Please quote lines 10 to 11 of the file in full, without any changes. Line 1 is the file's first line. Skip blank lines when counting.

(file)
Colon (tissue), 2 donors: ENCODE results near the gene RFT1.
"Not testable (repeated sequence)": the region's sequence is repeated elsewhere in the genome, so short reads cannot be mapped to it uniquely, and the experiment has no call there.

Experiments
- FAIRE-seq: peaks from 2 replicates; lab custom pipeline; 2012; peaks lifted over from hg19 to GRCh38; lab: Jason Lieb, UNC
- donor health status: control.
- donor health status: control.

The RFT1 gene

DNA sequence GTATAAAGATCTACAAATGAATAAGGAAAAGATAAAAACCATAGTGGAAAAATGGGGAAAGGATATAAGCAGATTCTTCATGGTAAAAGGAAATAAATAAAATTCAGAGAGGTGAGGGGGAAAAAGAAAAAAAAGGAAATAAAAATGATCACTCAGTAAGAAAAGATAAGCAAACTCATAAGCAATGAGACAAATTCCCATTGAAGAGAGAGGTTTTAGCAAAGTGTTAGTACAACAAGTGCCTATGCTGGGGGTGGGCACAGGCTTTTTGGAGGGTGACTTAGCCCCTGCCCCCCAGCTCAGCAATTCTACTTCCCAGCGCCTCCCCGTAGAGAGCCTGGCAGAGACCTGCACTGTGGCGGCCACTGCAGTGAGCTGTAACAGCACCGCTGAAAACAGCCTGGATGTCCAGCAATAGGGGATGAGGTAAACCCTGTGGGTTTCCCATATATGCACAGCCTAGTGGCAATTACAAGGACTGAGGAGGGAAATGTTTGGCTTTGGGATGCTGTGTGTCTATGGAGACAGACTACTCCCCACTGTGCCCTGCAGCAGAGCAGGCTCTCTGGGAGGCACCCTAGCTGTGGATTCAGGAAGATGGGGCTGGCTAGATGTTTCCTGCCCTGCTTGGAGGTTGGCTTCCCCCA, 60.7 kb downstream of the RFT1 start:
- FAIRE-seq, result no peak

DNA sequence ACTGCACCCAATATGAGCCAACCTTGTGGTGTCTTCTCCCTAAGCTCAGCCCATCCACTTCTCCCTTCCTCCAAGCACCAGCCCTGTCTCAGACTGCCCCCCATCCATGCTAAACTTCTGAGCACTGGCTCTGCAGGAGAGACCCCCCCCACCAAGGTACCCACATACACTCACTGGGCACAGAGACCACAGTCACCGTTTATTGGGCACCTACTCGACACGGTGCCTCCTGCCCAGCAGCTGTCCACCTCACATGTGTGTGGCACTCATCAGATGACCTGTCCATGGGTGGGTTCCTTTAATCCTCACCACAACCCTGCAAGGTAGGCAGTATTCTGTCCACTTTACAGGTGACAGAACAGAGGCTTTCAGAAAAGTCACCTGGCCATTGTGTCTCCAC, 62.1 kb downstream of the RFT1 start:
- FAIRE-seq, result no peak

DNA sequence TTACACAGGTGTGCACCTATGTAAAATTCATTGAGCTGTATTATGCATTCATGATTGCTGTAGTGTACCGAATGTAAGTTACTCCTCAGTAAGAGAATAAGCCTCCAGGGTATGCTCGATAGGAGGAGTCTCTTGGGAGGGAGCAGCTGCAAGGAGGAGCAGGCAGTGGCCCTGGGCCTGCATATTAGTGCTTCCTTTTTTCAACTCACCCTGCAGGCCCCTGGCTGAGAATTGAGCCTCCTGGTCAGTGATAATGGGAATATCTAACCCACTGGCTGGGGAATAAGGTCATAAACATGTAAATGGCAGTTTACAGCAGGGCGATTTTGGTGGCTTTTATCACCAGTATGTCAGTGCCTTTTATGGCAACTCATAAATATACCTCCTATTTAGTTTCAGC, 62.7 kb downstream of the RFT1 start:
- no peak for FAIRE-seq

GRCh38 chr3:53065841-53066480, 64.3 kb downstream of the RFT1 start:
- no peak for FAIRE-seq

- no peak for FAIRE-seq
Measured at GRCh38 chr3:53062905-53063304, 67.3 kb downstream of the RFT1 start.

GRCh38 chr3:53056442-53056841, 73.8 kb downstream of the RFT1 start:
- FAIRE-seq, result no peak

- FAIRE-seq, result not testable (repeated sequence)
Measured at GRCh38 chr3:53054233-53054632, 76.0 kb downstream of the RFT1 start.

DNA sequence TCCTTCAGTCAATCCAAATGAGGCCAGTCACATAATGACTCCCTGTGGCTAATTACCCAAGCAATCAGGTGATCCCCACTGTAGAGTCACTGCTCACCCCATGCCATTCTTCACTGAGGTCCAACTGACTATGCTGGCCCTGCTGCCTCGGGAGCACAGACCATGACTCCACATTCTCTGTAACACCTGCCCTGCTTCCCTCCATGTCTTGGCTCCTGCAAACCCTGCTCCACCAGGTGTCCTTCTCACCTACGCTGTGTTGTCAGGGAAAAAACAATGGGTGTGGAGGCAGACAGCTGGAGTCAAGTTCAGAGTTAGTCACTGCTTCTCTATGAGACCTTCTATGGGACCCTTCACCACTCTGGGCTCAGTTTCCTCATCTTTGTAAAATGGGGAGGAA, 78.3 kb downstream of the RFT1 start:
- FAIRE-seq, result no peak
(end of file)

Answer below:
DNA sequence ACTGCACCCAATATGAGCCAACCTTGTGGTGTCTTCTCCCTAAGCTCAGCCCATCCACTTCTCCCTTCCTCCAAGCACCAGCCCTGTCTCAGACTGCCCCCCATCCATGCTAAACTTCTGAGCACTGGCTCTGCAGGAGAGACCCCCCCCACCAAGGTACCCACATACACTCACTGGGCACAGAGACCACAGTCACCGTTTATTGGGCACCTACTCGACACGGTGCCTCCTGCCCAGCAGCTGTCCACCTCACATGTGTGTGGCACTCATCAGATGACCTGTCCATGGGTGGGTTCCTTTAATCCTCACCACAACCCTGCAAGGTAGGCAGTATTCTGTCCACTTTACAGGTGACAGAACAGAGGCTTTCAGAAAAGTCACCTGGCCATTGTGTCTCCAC, 62.1 kb downstream of the RFT1 start:
- FAIRE-seq, result no peak